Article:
Nearly two years ago, this town of cotton farmers and cattle ranchers in the rolling plains of West Texas declared itself the tiny house capital of America.
The hope was to reverse a long population decline by luring devotees of the growing movement of eco-conscious, do-it-yourself builders who like to live in very small houses. Town officials thought their official proclamation and elimination of nearly all building restrictions would attract the kind of adorable abodes featured on television shows like HGTV’s “Tiny House Hunters.”
Some newcomers had other ideas. In the town of about 1,000 residents located 75 miles east of Lubbock, talk soon began to surface about plans to build yurts, straw dwellings and even underground dugouts resembling something out of “Lord of the Rings.”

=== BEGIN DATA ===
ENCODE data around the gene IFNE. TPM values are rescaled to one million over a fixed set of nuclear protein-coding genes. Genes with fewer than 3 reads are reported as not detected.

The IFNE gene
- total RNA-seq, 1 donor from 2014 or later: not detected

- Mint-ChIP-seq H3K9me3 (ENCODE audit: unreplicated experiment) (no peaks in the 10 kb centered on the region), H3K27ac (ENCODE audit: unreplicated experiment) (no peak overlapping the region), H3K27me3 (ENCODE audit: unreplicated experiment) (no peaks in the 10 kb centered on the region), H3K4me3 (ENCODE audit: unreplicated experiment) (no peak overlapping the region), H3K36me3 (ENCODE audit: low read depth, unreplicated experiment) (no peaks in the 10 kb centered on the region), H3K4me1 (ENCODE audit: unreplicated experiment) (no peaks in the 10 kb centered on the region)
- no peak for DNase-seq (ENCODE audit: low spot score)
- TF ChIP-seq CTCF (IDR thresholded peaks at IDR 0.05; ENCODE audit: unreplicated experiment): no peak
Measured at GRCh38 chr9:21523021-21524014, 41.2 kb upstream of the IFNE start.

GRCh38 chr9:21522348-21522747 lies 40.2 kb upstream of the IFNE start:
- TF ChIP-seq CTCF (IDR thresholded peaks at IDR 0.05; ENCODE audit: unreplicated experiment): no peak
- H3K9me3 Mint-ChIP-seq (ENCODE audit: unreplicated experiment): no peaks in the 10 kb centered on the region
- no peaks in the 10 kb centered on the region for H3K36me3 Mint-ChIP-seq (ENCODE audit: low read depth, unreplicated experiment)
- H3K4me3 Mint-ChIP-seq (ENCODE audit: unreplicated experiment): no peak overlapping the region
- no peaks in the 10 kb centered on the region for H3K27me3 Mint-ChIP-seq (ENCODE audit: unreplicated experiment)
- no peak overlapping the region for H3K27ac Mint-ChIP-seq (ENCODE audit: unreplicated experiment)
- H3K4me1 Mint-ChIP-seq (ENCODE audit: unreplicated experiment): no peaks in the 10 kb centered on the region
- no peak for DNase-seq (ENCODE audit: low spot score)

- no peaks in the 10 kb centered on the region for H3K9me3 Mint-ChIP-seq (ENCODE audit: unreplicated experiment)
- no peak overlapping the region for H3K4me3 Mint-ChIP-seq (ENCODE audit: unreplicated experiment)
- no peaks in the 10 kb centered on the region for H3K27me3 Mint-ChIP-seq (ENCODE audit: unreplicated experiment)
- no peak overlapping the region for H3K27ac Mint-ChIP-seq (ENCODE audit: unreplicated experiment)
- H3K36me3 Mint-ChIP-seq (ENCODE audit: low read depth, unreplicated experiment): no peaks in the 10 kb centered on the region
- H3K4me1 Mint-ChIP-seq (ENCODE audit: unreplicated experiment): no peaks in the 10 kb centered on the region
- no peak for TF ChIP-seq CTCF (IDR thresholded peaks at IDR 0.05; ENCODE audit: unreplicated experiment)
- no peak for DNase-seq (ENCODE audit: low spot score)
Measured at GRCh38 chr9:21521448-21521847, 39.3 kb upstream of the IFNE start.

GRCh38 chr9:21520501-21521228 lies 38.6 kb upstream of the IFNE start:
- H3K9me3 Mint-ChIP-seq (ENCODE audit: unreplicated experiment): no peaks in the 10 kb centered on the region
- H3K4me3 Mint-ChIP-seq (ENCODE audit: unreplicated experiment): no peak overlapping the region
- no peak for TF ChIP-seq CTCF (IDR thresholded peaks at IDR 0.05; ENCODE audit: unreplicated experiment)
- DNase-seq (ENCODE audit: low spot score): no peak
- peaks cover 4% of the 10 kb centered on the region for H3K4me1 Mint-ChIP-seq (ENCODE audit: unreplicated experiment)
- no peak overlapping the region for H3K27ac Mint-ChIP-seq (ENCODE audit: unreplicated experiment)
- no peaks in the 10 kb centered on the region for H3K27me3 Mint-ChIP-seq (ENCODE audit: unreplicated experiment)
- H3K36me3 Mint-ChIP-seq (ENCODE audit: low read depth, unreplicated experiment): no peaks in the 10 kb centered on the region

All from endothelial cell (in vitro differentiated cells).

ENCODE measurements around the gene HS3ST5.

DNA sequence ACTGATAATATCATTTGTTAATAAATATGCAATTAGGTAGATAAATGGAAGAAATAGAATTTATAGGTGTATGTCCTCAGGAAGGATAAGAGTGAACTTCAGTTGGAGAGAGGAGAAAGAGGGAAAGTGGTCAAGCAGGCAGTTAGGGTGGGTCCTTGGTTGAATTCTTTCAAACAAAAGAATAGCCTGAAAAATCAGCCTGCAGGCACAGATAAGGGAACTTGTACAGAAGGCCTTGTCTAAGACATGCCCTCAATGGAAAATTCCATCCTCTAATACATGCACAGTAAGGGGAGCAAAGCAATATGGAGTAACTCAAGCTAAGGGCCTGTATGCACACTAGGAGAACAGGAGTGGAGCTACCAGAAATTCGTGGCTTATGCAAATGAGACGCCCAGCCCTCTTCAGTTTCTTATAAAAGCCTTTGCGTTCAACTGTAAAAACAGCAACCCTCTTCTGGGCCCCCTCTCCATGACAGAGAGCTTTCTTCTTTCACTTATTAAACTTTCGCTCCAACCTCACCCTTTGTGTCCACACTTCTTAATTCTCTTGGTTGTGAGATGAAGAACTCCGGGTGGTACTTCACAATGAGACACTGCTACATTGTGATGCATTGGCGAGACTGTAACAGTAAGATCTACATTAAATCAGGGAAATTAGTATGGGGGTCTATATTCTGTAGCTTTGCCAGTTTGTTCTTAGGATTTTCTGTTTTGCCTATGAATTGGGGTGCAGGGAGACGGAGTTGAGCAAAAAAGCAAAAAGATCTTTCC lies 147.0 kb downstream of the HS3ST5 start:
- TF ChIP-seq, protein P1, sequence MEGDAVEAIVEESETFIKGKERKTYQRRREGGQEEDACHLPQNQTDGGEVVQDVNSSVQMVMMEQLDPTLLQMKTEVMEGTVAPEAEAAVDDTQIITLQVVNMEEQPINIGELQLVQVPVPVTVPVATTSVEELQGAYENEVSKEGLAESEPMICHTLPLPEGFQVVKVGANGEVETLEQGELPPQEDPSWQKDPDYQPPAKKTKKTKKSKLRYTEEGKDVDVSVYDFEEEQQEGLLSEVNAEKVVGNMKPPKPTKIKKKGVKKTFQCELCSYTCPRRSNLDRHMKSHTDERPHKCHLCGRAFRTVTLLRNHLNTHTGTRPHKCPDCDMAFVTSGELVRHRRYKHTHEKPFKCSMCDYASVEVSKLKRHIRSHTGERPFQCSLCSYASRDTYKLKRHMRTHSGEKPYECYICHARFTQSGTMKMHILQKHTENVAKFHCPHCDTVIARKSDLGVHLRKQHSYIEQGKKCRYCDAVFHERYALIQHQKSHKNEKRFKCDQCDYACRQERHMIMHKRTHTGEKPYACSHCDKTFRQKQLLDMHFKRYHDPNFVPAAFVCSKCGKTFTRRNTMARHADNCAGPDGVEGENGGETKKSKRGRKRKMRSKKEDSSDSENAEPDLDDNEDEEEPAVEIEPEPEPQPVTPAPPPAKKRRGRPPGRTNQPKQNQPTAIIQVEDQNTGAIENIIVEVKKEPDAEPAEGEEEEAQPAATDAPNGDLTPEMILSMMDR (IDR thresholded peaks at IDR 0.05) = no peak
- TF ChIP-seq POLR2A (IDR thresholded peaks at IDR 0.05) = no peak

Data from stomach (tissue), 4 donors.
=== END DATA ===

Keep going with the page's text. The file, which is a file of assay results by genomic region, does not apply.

That was too much for the tradition-minded folks of Spur. In March, the town council hired a building inspector and passed an ordinance that requires designs to be submitted for approval.
Spur also stipulated that tiny houses be connected to the electrical grid, water supply and sewer system. Before that, the only rule was that houses on wheels be put on concrete foundations because Spur is in tornado country.
“There are some people who came here with the belief that anything goes,” says Denise Rosner, 62 years old, who is originally from the Bronx borough of New York City and was the second tiny house dweller to arrive in Spur, where she lives in a 440-square-foot, traditional-looking home.
The new rules have divided Spur’s tiny house pioneers. “It was a bait-and-switch,” says Benjamin Garcia, 24, a web consultant. He moved to Spur in November with plans to build a house out of earth. “I was very forthcoming about what I wanted to build, and they said it was fine, and then they didn’t.”